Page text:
One of the hypotheses that were existed in the world about the trading of goods and service is called the H-O; the theory said that the international trading would only happen inside countries that have different resources; Labor rich country will trade with capital rich country. However, the theory is not really working on the international trade, 60% of the trading volume in the world only happens with the developed country which rich of the same input which is capital.
Therefore, because the H-O theory is not effective then it appears a new theory called the product life cycle.
This product life cycle does not only explain about why the international trading dominated by the trading between the developed countries, but also explains about the background of emergence the multinational corporation. Transformation from H-O theory to PLC theory
Improvement of a theory is on the improvement of the assumption. H-O theory is still a comparative statistical international trade which almost all variable is considered as exogenous or fixed (the changing is specified outside the model).
It made there is a tendency that discussing international trade is just talked around assumption.
In reality a lot of variable in H-O theory had changed in endogenous model, so it cannot be generally applied. It can only represent trading between labor-rich country and capital-rich country which only 40% of international trading volume. Further this theory weakness gives the opportunity of emergence of new international trade that can also represent another 60% of international trade in developed country, which is PLC theory.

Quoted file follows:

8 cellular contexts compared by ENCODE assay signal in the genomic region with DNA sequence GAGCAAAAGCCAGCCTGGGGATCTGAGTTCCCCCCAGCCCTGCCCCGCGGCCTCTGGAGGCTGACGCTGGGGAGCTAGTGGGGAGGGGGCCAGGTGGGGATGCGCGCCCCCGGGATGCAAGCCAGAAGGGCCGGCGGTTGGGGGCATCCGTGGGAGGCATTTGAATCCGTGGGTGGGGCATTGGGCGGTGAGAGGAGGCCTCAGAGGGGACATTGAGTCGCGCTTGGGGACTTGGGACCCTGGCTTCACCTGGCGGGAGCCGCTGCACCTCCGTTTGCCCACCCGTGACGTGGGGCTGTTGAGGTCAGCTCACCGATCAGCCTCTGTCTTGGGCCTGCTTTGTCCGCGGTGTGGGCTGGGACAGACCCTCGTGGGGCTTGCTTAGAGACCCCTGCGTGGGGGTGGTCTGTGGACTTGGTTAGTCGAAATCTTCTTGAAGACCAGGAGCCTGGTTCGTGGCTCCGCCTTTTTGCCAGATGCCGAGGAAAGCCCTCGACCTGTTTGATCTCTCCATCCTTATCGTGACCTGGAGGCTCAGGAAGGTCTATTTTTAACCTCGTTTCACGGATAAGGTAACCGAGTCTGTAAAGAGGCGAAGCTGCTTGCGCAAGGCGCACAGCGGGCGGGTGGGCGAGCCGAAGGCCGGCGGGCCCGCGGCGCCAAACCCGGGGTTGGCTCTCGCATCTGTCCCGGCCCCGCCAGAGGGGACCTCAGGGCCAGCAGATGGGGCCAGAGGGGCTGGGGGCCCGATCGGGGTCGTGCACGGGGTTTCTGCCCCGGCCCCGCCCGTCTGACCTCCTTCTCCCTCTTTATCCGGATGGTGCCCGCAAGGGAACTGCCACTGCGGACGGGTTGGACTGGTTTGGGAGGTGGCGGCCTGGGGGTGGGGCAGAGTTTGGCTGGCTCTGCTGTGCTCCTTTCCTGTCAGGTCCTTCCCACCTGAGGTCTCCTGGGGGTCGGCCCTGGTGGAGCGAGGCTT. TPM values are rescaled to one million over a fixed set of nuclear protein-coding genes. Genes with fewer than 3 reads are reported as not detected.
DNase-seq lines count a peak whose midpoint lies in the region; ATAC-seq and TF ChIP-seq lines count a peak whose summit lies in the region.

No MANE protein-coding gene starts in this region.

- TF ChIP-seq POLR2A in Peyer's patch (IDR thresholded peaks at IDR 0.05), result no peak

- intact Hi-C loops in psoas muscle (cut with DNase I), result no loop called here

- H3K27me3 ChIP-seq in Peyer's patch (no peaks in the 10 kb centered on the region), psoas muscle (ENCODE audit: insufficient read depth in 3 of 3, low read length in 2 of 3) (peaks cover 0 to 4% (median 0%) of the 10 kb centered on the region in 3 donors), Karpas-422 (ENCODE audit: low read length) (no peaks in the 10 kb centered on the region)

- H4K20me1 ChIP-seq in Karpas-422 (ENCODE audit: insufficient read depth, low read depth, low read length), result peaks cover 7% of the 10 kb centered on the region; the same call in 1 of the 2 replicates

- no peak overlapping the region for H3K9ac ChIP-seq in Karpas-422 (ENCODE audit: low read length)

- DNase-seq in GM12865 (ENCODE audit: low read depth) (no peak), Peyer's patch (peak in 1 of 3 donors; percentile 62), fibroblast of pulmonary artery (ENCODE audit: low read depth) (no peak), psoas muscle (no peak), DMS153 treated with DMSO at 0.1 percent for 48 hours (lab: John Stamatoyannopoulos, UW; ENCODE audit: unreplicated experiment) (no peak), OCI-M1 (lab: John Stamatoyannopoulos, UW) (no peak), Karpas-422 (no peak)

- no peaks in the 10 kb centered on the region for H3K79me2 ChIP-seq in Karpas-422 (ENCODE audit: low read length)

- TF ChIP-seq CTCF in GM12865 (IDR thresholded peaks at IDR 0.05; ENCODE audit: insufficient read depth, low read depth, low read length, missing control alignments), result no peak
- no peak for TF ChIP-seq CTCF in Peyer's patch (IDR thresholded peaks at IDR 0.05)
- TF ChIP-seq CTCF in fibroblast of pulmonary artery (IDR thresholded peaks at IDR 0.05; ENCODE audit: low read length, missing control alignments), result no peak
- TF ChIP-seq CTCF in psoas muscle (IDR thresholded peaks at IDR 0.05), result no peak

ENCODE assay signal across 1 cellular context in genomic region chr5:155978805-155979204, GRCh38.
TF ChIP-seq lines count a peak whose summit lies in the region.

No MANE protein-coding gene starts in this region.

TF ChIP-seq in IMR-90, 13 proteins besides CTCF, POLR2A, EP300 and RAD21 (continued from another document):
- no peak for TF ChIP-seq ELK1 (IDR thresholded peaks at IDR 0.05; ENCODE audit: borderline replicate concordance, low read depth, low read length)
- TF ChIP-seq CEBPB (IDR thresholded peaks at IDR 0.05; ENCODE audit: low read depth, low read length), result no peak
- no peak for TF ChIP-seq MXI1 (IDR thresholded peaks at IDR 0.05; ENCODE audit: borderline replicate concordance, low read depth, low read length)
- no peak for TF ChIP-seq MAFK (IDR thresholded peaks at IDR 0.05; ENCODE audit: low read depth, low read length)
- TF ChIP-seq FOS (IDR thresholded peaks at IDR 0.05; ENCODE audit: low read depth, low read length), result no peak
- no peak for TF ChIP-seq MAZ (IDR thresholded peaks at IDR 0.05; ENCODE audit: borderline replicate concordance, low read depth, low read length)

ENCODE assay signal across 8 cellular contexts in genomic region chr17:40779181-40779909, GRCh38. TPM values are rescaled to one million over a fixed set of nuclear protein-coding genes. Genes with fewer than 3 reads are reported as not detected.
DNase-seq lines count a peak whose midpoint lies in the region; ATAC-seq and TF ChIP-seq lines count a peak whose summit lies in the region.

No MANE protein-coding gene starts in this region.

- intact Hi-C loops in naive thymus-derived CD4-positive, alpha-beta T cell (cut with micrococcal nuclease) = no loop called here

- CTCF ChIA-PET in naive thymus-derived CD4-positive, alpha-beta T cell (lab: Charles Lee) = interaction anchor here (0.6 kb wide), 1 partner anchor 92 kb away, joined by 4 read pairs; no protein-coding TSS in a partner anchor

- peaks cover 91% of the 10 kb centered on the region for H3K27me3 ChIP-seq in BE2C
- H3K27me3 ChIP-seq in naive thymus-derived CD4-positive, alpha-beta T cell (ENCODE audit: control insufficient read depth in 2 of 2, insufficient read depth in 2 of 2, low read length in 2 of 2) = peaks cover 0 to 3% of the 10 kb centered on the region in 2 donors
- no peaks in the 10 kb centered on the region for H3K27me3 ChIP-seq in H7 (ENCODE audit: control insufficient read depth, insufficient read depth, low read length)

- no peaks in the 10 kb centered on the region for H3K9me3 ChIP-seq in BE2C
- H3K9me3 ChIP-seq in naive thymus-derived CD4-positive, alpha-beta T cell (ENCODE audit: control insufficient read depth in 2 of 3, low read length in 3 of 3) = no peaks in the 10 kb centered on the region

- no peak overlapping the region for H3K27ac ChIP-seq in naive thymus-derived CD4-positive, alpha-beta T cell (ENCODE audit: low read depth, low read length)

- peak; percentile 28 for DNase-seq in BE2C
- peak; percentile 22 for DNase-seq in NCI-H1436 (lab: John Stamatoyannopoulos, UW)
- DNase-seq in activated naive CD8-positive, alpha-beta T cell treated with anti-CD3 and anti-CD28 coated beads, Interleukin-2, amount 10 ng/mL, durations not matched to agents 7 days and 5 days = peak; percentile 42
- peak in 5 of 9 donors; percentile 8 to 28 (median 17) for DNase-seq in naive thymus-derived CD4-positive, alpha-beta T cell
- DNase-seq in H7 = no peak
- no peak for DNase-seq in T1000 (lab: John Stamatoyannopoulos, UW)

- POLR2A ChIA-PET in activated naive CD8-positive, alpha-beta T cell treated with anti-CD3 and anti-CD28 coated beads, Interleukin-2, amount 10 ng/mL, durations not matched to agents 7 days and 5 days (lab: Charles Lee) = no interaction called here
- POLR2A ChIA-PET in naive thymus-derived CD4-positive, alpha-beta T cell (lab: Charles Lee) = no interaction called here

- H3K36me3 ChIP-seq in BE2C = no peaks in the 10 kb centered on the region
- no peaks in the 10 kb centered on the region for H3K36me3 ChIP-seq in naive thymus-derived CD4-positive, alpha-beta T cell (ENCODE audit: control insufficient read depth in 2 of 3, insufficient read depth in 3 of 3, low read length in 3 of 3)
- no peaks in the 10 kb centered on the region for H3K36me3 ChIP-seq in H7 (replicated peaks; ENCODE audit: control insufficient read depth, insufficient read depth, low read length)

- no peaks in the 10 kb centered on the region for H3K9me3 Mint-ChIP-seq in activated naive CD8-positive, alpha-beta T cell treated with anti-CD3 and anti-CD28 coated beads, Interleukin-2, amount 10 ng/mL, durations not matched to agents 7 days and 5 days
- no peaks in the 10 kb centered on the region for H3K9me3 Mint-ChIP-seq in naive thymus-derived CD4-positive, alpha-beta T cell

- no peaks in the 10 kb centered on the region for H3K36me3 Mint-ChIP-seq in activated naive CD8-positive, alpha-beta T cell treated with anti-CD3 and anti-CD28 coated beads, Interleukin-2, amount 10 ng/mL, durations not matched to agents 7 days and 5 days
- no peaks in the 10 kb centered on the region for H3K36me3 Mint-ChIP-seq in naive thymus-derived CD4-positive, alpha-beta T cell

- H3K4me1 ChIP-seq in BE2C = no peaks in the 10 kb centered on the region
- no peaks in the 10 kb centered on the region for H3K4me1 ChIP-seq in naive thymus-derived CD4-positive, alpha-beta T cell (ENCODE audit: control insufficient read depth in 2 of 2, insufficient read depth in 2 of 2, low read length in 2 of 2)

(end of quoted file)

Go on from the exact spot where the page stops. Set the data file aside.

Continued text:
The new theory uses dynamic variable as driving motives of international trade and also can explains about the background of emergence the multinational corporation. Dynamic Characteristic of PLC Theory
PLC theory is constructed from testable hypothesis about what will happen if all of relevant curve (in previous theory is considered as a constant or fixed) changes from time to time.
This changing affects trade, and hereafter trade affects welfare. The changing conditions are supply and demand of trading commodity because the dependent variable of them (knowledge variable) does also change, received from R&D (Research and Development). Moreover technology does not fix any longer because of innovation and invention in R&D. Factor endowment does also change. One labor can produce more than one unit of a product.
In PLC theory, comparative advantage of a country is not permanent. The occurred changing of using input for production process of a new product after that product is mature in the market and standardized at the production process will shift the cost advantage from one country to another country. For example is United State lost their comparative advantage in car manufacture because another country can produce it easier and low cost production with none R&D cost. Assumptions Comparison between H-O theory and PLC Theory
Supply and Demand Condition
Fixed, Ceteris Paribus
Investment Variable Determinants
Quantity and Quality of Production Factor and Technology
Changing in Time
Monopoly, RSG, Oligopoly
Tariff may be charged
PLC Theory Derivation
PLC Theory Definition
PLC explains that product experiences three stages: introduction, maturity, and decline. In PLC theory, decline stage of a product can be delayed with international trade and developing national industry into multinational industry. PLC theory as a dynamic trading theory can explain these three areas: a) Reality of pattern and direction of international trade which is domination of developed country with rich of capital. b) Emergence of Multinational Corporation.
How they (Oligopolies Corporation) get the market domination, face the competition, maintain and raise their market domination, increase their economic scale into a big business and further how they can reach the market power as global company. c) Expansion oligopolies global company to LDCs.